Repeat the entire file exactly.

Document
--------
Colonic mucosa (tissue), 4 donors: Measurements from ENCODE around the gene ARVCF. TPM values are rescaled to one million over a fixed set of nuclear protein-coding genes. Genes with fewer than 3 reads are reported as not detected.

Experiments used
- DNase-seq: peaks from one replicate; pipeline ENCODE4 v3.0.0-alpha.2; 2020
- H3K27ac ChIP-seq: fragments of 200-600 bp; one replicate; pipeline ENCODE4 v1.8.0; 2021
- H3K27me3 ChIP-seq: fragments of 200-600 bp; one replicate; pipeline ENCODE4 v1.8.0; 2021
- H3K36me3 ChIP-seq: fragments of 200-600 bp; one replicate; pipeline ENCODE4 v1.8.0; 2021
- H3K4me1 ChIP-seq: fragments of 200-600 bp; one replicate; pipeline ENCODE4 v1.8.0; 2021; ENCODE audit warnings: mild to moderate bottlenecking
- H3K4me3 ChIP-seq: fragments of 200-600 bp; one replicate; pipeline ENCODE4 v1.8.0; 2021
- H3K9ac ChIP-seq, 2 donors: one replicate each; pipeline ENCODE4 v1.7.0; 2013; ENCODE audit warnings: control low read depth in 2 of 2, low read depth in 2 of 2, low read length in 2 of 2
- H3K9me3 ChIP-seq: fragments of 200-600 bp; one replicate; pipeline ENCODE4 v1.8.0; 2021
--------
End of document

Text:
Colonic mucosa (tissue), 4 donors: Measurements from ENCODE around the gene ARVCF. TPM values are rescaled to one million over a fixed set of nuclear protein-coding genes. Genes with fewer than 3 reads are reported as not detected.

Experiments used
- DNase-seq: peaks from one replicate; pipeline ENCODE4 v3.0.0-alpha.2; 2020
- H3K27ac ChIP-seq: fragments of 200-600 bp; one replicate; pipeline ENCODE4 v1.8.0; 2021
- H3K27me3 ChIP-seq: fragments of 200-600 bp; one replicate; pipeline ENCODE4 v1.8.0; 2021
- H3K36me3 ChIP-seq: fragments of 200-600 bp; one replicate; pipeline ENCODE4 v1.8.0; 2021
- H3K4me1 ChIP-seq: fragments of 200-600 bp; one replicate; pipeline ENCODE4 v1.8.0; 2021; ENCODE audit warnings: mild to moderate bottlenecking
- H3K4me3 ChIP-seq: fragments of 200-600 bp; one replicate; pipeline ENCODE4 v1.8.0; 2021
- H3K9ac ChIP-seq, 2 donors: one replicate each; pipeline ENCODE4 v1.7.0; 2013; ENCODE audit warnings: control low read depth in 2 of 2, low read depth in 2 of 2, low read length in 2 of 2
- H3K9me3 ChIP-seq: fragments of 200-600 bp; one replicate; pipeline ENCODE4 v1.8.0; 2021